SANTIAGO – Researchers have found a new moai statue in a dry lake on the Chilean island of Rapa Nui, joining the approximately 1,000 other iconic monolithic sculptures on what is internationally known as Easter Island.
The statue is relatively small at 1.6 meters (5.2 feet), as compared with some of the other broadly featured heads and torsos that reach as tall as 22 meters (72 feet). It was found by researchers from the University of Chile and O’Higgins University.
More statues might be found in the dry lake, which is at the center of the Rano Raraku volcanic crater, said Salvador Atan Hito, vice president of the Ma ́u Henua indigenous community that manages Rapa Nui’s archeological treasures.
The statue “is in good condition, it has wear from time, erosion, water, but its shapes and features are still very noticeable,” Atan told The Associated Press in an interview Wednesday.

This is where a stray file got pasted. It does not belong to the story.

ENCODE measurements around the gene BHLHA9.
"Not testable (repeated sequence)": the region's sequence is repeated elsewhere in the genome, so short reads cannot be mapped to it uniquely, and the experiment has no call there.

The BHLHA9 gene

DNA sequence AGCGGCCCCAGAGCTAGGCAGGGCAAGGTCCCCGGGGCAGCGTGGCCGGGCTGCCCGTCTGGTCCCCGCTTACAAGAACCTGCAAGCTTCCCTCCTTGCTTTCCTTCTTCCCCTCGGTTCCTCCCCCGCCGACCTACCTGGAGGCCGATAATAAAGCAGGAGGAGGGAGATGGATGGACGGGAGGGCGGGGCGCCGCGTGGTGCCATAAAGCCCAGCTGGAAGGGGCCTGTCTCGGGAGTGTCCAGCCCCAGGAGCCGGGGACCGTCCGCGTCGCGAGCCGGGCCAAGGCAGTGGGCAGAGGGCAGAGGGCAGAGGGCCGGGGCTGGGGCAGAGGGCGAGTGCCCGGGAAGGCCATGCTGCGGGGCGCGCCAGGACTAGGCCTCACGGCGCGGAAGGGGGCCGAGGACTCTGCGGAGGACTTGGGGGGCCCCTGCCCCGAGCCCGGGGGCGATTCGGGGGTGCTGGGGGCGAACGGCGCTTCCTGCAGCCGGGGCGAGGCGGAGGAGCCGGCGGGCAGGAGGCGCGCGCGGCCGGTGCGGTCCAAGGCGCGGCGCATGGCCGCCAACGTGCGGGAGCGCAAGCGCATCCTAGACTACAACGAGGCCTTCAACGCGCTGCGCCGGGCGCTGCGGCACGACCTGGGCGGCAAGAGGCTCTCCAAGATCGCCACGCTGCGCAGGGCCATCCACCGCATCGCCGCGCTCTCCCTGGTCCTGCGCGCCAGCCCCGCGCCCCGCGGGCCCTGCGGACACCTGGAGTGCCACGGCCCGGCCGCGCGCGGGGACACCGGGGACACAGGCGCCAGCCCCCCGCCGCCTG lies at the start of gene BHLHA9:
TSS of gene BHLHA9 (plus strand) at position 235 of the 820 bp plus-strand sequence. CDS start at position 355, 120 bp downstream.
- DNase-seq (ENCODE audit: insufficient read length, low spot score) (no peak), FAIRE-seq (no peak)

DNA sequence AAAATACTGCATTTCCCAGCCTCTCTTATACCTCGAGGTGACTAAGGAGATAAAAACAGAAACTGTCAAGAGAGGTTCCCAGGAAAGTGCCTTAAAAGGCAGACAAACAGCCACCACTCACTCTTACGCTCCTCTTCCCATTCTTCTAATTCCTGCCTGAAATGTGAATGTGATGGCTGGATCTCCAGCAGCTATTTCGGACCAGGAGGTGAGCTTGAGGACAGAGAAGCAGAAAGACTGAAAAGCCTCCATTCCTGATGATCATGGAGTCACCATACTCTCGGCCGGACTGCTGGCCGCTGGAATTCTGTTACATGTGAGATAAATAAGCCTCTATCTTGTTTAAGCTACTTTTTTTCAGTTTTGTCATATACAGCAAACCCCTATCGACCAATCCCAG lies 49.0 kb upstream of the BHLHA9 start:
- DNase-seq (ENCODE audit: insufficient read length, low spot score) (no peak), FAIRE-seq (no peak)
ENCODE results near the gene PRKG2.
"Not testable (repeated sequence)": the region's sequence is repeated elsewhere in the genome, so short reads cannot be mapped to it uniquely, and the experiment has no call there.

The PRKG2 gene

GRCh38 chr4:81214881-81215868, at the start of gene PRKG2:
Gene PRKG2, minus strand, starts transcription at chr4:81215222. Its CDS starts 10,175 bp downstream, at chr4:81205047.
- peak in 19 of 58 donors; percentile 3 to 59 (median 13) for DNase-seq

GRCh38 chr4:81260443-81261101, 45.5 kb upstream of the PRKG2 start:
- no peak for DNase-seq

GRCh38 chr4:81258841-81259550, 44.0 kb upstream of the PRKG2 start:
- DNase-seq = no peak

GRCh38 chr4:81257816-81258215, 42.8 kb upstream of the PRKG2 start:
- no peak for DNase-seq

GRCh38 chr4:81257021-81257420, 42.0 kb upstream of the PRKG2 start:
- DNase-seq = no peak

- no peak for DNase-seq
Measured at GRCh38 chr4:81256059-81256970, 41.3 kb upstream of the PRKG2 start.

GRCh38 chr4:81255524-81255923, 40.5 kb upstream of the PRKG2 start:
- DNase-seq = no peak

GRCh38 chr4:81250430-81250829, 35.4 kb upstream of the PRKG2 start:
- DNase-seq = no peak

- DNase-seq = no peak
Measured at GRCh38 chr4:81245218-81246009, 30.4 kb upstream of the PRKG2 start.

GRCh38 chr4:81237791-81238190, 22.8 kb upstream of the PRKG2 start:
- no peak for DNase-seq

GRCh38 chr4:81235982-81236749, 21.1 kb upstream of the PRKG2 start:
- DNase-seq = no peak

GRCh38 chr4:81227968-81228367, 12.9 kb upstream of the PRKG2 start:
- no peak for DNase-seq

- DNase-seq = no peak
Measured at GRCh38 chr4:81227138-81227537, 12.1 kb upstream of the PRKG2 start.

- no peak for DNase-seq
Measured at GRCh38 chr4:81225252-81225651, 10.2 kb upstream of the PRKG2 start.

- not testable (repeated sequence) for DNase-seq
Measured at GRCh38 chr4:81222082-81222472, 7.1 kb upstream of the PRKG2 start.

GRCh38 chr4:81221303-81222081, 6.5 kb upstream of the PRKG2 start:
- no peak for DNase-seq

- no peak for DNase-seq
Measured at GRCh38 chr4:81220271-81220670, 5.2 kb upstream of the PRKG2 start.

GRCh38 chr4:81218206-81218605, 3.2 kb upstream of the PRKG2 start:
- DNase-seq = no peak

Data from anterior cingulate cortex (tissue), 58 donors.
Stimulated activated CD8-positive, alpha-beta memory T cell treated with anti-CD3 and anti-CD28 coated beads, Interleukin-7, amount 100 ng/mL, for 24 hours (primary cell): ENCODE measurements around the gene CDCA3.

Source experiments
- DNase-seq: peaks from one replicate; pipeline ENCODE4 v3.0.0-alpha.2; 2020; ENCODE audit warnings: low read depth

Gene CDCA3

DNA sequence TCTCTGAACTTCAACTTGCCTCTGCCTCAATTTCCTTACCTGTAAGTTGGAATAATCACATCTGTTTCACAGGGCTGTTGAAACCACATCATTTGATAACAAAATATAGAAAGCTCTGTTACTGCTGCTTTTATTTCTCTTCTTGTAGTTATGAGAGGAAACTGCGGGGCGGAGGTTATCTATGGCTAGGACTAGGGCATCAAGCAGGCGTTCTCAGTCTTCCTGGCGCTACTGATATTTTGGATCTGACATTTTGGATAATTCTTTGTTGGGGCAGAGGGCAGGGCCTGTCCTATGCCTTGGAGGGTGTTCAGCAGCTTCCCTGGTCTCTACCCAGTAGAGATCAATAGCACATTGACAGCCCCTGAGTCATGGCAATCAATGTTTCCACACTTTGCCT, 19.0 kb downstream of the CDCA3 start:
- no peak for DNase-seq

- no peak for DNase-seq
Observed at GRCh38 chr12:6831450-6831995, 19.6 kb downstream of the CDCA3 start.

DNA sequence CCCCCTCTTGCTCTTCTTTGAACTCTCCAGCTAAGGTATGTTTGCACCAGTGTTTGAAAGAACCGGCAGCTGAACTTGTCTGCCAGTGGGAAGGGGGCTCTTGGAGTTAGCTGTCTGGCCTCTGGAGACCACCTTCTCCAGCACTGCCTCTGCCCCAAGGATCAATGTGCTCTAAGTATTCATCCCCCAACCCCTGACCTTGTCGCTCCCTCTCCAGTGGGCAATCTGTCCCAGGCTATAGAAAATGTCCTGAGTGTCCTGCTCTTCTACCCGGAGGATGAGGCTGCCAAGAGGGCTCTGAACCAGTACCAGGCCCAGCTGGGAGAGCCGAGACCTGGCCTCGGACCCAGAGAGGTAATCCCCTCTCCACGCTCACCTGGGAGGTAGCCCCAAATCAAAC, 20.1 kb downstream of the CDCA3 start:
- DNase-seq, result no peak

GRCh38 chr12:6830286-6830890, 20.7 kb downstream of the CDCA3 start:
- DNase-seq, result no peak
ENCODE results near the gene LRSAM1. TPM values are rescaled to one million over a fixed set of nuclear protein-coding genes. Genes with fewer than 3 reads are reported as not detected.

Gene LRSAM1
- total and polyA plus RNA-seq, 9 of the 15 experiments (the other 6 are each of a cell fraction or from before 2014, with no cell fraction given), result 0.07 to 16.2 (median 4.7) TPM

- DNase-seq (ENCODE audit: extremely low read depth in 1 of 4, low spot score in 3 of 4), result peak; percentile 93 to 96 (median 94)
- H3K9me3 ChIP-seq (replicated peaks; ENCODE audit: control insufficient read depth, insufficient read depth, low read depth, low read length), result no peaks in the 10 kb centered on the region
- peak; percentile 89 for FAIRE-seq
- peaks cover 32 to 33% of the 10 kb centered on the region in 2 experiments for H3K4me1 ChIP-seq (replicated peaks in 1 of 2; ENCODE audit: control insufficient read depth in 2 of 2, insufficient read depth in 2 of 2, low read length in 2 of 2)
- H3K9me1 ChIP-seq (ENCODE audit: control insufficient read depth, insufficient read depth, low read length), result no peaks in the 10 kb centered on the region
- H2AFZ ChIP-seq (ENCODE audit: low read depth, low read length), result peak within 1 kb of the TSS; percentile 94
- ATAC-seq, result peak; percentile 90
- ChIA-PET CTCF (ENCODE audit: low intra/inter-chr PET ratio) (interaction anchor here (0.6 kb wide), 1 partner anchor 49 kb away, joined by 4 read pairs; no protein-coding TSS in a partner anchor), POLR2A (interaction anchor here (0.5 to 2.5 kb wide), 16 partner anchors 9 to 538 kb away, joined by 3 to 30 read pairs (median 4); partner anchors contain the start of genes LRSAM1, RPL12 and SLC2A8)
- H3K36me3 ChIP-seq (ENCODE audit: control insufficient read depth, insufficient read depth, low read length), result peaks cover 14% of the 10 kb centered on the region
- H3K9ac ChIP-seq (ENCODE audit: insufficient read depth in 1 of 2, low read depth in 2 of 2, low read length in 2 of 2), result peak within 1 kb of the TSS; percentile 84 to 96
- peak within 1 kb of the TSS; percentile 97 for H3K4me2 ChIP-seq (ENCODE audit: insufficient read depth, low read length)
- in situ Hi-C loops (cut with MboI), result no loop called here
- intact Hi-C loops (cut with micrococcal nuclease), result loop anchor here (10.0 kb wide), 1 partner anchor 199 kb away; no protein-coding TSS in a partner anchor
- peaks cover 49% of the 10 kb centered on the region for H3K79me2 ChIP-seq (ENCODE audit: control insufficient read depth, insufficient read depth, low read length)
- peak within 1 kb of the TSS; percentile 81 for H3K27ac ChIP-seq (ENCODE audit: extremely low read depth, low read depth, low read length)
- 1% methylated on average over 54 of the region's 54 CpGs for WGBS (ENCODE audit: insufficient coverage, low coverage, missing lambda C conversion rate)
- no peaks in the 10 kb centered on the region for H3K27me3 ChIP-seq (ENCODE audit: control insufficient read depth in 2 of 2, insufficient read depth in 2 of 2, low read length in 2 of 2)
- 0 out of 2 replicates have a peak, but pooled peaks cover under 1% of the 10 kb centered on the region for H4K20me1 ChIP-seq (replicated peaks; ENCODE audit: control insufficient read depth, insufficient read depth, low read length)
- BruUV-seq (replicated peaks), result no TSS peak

“This discovery is something historic for this new generation,” he added.
About 400 of the island’s 1,000 moai are inside the volcanic crater or on its outer slopes, and the rest are scattered around the rest of the island’s Island’s 160 square kilometers (60 square miles).
Some of the moai are known to be buried under the surface though they have been left in place. However, this latest one had not previously been cataloged, Atan said.
The figures represent the ancestors of the Rapa Nui community, and their role is to protect community members, which is why they were placed looking inward from the sea, Atan said.
Rapa Nui, located 3,700 kilometers (2,300 miles) from the continent, was declared a UNESCO World Heritage Site in 1995. In 2019, it was renamed “Rapa Nui-Easter Island” from its previous name of Easter Island.